Given you want to introduce Disco into a legacy project, you need to manually convert the existing DI configuration into Disco's class based configuration format. This requires you to have in-depth knowledge about the DI container format your project is using right now as well as some in-depth knowledge of Disco's configuration. Some examples to give you guidance for the conversion process can be found online in the disco-demos repository. But there is more, Andreas Heigl created a CLI tool called manero to help you to automatically convert existing DI configuration into Disco's class based configuration format. In the first step, manero is only able to convert Zend Expressive configurations. The current conversion process looks like this: First you need to clone the repo and create a .phar file of manero yourself:
It's been a while since the last Disco release. Over the last few months quite a few improvements have been made to the code, new features have been added and unfortunately some BC breaks had to be done. As always, find the BC breaks covered in the upgrade guide.
In my recent talk on introducing Disco - the DI container with the damn coolest name(tm) - I talk about why I believe that using XML or any other non-code configuration (YAML, JSON, ...) is not a good idea. This stirred some twitter discussion recently which led to this blog post.
Last week we released Disco version 0.9.0 with a few new features and unfortunatly some BC breaks. The BC breaks are all covered in the upgrade guide, but I would like to discuss them in greater detail to give you a better understanding why those changes happened:
Finally PSR-11 - the Container standard - got approved by the PHP FIG. To celebrate this fact I just merged a PR to make Disco PSR-11 compatible. The latest 0.8.0 release is compatible with the 0.7.0 relase. The only difference being that 0.7.0 relies on the container-interop standard and the 0.8.0 release relies on the PSR-11 standard.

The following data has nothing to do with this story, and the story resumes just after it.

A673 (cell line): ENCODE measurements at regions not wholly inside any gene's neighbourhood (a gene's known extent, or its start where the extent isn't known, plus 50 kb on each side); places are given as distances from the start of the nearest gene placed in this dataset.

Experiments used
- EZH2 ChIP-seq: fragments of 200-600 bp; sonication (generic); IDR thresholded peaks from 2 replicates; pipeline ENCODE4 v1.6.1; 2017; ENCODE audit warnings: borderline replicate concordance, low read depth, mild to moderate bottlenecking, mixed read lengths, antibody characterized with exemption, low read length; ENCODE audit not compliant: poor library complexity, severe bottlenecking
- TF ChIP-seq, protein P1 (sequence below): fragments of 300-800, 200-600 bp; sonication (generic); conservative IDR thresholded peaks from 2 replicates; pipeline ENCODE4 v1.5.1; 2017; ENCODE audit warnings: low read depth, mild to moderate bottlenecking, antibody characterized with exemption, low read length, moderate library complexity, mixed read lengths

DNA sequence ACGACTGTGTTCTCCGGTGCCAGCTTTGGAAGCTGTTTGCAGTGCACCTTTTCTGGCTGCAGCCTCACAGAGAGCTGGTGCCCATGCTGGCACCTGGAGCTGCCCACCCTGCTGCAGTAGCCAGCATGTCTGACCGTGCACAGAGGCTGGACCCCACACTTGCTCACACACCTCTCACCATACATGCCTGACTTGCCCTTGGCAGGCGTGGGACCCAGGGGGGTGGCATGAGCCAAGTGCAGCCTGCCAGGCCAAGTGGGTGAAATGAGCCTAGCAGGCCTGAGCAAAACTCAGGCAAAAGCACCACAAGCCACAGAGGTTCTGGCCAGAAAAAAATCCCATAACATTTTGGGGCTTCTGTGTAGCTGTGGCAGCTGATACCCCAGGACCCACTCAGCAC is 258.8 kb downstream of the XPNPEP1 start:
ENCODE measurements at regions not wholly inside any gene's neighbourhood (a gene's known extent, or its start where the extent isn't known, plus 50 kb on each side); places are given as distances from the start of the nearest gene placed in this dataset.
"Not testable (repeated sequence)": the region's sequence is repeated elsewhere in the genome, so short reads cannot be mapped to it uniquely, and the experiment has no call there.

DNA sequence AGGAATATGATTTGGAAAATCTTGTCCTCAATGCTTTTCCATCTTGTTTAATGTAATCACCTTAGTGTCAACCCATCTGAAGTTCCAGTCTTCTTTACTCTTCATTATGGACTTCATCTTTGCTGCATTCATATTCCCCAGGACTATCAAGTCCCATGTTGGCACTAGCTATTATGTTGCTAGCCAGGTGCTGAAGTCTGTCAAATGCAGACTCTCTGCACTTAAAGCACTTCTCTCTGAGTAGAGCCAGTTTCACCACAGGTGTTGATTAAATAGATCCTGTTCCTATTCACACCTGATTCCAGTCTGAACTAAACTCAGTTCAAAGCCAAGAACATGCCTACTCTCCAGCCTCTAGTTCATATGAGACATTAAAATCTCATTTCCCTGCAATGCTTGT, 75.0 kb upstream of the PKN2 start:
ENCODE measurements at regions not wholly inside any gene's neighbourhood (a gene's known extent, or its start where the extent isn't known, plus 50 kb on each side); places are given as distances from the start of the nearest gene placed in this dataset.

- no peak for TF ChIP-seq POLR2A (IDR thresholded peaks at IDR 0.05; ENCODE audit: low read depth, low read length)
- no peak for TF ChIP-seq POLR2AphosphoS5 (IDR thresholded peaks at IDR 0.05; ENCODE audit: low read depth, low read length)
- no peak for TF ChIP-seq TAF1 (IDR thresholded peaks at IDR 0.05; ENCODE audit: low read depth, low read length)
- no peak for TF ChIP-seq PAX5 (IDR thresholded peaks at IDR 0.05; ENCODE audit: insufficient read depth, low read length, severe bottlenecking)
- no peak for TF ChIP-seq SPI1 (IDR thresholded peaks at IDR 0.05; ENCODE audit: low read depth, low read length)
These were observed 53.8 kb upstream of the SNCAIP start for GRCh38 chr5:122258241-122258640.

Beginning of this week I was finally able to release a new version of Disco which comes with one major change besides from the fact that I rewrote the generator logic for the bean methods and fix a few edge-case issues in the bean creation process.
Yesterday I was finally able to release a new version of Disco which comes with 4 major changes that I want to highlight briefly in this blog post.
One problem with releasing open-source components is that code is not the only thing you should care about. Without a decent documentation no one is able to use your component. Sad to say we are guilty as well, e.g. the documentation for Disco our annotation-based PHP Dependency Injection container lacks in in-depth documentation.
Last week when I was in Miami to speak at the SunshinePHP 2016 conference I took the time to prepare the version 0.2.0 release of our PHP DI container called Disco. This release features 2 important changes which I want to highlight in this blog post.
In the past few weeks I built a few cli applications with Symfony Console and Disco, the DI container we open sourced last year. I wanted to figure ouf if we run into issues with Disco that we need to work on. The main script looks like this: